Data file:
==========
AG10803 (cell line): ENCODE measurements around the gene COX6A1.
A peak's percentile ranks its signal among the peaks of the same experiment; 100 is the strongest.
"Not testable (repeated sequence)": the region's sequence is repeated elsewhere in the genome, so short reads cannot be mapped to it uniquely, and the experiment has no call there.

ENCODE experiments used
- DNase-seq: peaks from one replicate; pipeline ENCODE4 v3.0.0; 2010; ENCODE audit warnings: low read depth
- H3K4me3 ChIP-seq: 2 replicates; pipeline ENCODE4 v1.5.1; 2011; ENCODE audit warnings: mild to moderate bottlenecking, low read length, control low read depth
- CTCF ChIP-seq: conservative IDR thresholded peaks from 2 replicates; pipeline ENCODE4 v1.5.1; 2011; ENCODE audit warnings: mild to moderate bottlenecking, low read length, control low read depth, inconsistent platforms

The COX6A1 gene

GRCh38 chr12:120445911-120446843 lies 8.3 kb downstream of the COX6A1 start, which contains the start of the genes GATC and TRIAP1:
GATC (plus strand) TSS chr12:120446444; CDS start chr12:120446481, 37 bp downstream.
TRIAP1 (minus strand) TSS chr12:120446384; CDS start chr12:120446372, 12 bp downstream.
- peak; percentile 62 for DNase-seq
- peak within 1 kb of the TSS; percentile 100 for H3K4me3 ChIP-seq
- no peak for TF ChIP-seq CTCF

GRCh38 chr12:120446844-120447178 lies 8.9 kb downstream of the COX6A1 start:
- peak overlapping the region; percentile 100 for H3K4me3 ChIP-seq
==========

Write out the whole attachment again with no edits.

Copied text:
AG10803 (cell line): ENCODE measurements around the gene COX6A1.
A peak's percentile ranks its signal among the peaks of the same experiment; 100 is the strongest.
"Not testable (repeated sequence)": the region's sequence is repeated elsewhere in the genome, so short reads cannot be mapped to it uniquely, and the experiment has no call there.

ENCODE experiments used
- DNase-seq: peaks from one replicate; pipeline ENCODE4 v3.0.0; 2010; ENCODE audit warnings: low read depth
- H3K4me3 ChIP-seq: 2 replicates; pipeline ENCODE4 v1.5.1; 2011; ENCODE audit warnings: mild to moderate bottlenecking, low read length, control low read depth
- CTCF ChIP-seq: conservative IDR thresholded peaks from 2 replicates; pipeline ENCODE4 v1.5.1; 2011; ENCODE audit warnings: mild to moderate bottlenecking, low read length, control low read depth, inconsistent platforms

The COX6A1 gene

GRCh38 chr12:120445911-120446843 lies 8.3 kb downstream of the COX6A1 start, which contains the start of the genes GATC and TRIAP1:
GATC (plus strand) TSS chr12:120446444; CDS start chr12:120446481, 37 bp downstream.
TRIAP1 (minus strand) TSS chr12:120446384; CDS start chr12:120446372, 12 bp downstream.
- peak; percentile 62 for DNase-seq
- peak within 1 kb of the TSS; percentile 100 for H3K4me3 ChIP-seq
- no peak for TF ChIP-seq CTCF

GRCh38 chr12:120446844-120447178 lies 8.9 kb downstream of the COX6A1 start:
- peak overlapping the region; percentile 100 for H3K4me3 ChIP-seq